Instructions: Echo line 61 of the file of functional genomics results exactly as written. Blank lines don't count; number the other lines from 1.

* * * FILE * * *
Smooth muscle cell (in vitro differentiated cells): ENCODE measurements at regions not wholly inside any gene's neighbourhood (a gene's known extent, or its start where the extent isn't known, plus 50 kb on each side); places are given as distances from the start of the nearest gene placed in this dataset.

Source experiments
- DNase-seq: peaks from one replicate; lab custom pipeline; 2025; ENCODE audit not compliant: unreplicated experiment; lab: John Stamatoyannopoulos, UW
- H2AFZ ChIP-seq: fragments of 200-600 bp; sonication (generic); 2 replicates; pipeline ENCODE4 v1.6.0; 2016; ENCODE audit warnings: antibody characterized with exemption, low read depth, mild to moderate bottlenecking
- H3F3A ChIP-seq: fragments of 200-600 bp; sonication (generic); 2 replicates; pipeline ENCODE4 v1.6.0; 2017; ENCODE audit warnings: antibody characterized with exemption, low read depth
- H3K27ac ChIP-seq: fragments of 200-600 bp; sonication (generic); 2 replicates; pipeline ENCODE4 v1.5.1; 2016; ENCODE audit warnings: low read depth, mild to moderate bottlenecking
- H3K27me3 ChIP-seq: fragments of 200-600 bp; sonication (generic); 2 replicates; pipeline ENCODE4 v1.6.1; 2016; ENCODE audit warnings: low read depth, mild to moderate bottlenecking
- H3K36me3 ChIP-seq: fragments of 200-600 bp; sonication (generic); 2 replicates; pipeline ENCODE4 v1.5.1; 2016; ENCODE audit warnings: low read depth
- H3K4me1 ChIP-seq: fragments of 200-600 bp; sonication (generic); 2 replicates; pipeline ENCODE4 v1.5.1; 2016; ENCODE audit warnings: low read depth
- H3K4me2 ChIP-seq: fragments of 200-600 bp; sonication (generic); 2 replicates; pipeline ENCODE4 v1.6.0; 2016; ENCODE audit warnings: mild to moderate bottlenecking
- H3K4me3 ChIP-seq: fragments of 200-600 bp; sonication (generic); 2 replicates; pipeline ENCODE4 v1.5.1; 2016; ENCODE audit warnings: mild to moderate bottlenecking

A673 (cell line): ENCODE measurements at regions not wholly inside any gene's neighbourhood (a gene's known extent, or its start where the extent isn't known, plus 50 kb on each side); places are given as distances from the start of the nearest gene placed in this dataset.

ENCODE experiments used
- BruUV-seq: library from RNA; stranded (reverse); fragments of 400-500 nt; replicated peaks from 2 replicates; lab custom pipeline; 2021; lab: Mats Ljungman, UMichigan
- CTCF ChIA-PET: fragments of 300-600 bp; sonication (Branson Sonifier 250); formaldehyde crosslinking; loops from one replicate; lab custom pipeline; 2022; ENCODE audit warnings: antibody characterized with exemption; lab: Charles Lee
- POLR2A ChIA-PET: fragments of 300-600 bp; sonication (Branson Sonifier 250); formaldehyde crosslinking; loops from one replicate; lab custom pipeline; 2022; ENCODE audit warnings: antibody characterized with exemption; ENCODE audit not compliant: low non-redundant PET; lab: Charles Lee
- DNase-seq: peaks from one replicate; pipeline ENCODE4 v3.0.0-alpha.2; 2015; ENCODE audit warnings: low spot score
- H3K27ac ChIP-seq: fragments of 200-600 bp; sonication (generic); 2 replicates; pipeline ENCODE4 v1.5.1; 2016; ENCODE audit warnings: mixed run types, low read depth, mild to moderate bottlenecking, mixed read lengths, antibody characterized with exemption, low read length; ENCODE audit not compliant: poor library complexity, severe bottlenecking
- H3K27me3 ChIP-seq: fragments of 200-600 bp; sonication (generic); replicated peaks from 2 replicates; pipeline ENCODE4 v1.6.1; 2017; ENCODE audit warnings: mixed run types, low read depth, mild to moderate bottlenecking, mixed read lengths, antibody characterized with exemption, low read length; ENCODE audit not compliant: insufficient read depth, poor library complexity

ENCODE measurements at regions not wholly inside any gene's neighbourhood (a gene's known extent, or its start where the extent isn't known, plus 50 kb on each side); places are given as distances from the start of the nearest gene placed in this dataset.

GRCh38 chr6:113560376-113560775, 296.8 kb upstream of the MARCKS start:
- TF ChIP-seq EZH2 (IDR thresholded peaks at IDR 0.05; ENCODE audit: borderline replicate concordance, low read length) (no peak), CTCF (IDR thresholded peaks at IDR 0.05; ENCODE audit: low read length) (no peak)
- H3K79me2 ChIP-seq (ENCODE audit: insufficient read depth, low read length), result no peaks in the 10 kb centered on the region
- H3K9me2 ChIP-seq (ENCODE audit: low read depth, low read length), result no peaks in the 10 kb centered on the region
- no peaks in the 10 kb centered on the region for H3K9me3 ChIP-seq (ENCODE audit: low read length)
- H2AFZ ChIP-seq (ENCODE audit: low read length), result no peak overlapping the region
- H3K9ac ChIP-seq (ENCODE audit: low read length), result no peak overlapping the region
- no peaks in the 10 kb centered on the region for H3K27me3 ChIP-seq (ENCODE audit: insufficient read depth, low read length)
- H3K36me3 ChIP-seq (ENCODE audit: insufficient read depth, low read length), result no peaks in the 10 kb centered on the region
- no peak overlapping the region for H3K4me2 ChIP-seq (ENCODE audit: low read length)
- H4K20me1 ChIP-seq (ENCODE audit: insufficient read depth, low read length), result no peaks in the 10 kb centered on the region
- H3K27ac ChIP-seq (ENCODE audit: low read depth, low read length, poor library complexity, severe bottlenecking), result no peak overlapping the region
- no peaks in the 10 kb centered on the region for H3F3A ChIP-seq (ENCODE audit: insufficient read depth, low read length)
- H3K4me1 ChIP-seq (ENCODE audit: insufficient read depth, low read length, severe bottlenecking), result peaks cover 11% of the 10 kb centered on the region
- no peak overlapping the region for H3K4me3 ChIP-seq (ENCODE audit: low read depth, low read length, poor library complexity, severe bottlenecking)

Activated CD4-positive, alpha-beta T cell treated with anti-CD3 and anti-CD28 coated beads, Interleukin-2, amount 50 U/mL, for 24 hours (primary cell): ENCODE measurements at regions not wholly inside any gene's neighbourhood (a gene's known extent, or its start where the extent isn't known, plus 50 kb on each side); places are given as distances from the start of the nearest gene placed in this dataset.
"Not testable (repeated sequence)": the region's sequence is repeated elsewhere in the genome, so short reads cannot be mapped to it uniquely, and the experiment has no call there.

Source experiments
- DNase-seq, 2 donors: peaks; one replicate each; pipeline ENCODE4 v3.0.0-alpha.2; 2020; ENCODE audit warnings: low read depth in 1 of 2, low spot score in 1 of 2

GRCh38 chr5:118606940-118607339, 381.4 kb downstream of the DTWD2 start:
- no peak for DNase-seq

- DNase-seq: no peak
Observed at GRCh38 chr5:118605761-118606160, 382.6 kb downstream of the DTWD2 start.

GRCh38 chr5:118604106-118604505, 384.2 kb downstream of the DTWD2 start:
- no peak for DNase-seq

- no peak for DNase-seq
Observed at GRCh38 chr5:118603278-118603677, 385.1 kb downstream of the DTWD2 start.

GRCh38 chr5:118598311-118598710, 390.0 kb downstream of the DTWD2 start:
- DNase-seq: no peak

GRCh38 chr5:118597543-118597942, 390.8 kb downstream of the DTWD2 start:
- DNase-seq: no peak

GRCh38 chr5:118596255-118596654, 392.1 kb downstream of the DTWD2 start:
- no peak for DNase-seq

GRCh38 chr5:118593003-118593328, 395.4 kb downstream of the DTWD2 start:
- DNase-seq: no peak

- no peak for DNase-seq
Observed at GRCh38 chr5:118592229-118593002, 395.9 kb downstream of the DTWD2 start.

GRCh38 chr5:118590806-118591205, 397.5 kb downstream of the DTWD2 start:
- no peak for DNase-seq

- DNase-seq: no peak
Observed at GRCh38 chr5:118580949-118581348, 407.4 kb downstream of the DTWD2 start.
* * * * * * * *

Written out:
Observed at GRCh38 chr5:118580949-118581348, 407.4 kb downstream of the DTWD2 start.